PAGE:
beowulf in space

Jim Lux James.P.Lux at jpl.nasa.gov
Thu Apr 17 12:41:39 EDT 2003


>If you have an orbital project or application that needs considerably
>more speed than the undoubtedly pedestrian clock of these devices can
>provide, you have a HUGE cost barrier to developing a faster processor,
>and that barrier is largely out of your (DoD) or Nasa's control -- you
>can only ask/hope for an industrial partner to make the investment
>required to up the chip generation in hardened technology with the
>promise of at least some guaranteed sales.  You also have a known per
>kilogram per liter cost for lifting stuff into space, and this is at
>least modestly under your own control.  So (presuming an efficiently
>parallelizable task) instead of effectively financing a couple of
>billion dollars in developing the nextgen hard chips to get a speedup of
>ten or so, you can engineer twelve systems based on the current,
>relatively cheap chips into a robust and fault tolerant cluster and pay
>the known immediate costs of lifting those twelve systems into orbit.
>



>A question that you or Gerry or Jim may or may not be able to answer
>(with which Chip started this discussion):  Are there any specific
>non-classified instances that you know of where an actual "cluster"
>(defined loosely as multiple identical CPUs interconnected with some
>sort of communications bus or network and running a specific parallel
>numerical task, not e.g.  task-specific processors in several parts of a
>military jet) has been engineered, built, and shot into space?

I was involved with development of a breadboard scatterometer ( a 
specialized type of radar that measures the radar reflectivity of the 
target (the ocean surface, in this case)) using multiple off the shelf 
space qualified DSP processors to get the numerical processing crunch 
needed. It was more a proof of concept or feasibility demonstration than a 
flight instrument, and designed to provide a reasonable basis for cost 
estimates for an eventual flight instrument.

It was specifically the concept you address above: You're not going to get 
one special processor built custom for you at a reasonable price, but you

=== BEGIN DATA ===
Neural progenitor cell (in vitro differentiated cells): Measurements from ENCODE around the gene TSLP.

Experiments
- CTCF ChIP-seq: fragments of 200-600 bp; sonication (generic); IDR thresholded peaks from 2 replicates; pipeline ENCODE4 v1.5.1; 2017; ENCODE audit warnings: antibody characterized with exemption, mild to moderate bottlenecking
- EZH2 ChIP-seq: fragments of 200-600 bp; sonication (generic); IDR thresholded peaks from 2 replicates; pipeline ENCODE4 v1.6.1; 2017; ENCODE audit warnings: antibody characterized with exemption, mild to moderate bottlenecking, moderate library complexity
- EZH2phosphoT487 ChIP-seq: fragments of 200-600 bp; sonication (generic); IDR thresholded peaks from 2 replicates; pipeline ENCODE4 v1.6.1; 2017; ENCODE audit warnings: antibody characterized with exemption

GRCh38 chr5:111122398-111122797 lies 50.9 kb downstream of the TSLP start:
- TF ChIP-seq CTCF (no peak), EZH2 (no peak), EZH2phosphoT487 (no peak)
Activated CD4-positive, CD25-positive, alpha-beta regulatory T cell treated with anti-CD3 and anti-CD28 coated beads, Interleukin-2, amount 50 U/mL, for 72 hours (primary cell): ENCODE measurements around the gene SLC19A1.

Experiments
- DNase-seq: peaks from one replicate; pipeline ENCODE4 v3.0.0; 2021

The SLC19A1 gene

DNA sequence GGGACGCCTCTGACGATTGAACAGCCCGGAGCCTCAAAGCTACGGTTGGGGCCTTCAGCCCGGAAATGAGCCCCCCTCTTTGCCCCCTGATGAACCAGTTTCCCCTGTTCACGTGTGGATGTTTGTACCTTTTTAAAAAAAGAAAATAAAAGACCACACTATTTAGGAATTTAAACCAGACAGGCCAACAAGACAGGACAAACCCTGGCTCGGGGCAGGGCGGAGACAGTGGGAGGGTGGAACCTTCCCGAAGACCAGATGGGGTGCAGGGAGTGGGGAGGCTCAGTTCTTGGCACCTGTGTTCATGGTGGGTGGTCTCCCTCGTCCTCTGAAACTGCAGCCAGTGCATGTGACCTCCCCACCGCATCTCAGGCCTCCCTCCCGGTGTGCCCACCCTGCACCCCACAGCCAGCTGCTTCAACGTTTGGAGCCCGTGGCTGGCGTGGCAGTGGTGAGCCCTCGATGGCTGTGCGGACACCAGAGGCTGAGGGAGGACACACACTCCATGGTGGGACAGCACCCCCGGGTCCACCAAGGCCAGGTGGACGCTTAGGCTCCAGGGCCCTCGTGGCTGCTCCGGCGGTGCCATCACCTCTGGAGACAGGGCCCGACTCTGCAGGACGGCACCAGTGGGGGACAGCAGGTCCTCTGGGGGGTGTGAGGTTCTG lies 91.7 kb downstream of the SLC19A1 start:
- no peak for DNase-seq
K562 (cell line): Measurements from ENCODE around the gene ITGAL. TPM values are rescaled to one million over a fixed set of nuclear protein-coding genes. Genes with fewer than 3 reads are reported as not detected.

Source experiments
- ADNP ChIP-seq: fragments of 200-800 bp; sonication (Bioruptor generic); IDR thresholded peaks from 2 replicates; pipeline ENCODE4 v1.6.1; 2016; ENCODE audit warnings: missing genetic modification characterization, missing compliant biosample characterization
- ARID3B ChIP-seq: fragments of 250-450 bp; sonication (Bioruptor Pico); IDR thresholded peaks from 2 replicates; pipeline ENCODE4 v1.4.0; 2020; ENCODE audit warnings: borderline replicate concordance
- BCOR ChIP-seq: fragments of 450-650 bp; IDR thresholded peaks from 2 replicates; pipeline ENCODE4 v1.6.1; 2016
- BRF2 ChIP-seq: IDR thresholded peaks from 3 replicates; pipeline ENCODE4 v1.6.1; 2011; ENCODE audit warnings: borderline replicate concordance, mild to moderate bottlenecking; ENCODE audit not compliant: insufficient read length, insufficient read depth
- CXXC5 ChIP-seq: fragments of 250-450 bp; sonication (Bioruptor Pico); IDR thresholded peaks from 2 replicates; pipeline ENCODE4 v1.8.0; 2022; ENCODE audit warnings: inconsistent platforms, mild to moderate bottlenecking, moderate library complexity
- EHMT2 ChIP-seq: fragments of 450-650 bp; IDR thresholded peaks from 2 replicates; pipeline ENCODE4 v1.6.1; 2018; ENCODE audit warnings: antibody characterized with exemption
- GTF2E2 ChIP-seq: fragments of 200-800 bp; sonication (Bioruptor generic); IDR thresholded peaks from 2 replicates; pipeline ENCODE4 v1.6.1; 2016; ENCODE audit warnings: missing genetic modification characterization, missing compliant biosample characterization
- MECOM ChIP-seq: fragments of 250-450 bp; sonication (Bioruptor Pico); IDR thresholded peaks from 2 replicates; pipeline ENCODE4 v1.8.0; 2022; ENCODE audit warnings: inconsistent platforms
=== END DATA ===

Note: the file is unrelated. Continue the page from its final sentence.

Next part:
can get a bunch of generic ones and gang em together.  The "going in 
constraint" was that the approach had to use existing off the shelf flight 
qualified technology, which in this case is the rad tolerant ADSP21020 
clone funded by ESA, made by Atmel/Temic.

We used SpaceWire as the interconnect (it's a routable high speed serial 
link, based on IEEE 1355), wrote drivers that implement a subset of MPI, 
and did all the fancy stuff in fairly vanilla C doing the interprocessor 
comms with calls to the MPI-like API.  The breadboard illustrated 
scalability (i.e. you could add and drop identical processors to achieve 
any desired performance; manifested as either "amount of signal processing 
required" or "max pulse repetition frequency handled")

Interestingly, mass wasn't a big design driver (adding a processor to the 
cluster only adds <1kg to an instrument that already is on the order of 
100kg). Power was a bit of a concern (mostly because it hadn't ever been 
built), but the real hurdle for the review boards was just the 
unfamiliarity with the concept of accepting inefficiency in exchange for 
use of generic parts.  Most spacecraft systems are very purpose designed 
and highly customized.

>This has been interesting enough that if there are any, I may indeed add
>a chapter to the book, if/when I next actually work on it.  I got dem
>end of semester blues, at the moment...:-)
>
>   rgb
>
>--
>Robert G. Brown                        http://www.phy.duke.edu/~rgb/
>Duke University Dept. of Physics, Box 90305
>Durham, N.C. 27708-0305
>Phone: 1-919-660-2567  Fax: 919-660-2525     email:rgb at phy.duke.edu

James Lux, P.E.
Spacecraft Telecommunications Section
Jet Propulsion Laboratory, Mail Stop 161-213
4800 Oak Grove Drive
Pasadena CA 91109
tel: (818)354-2075
fax: (818)393-6875

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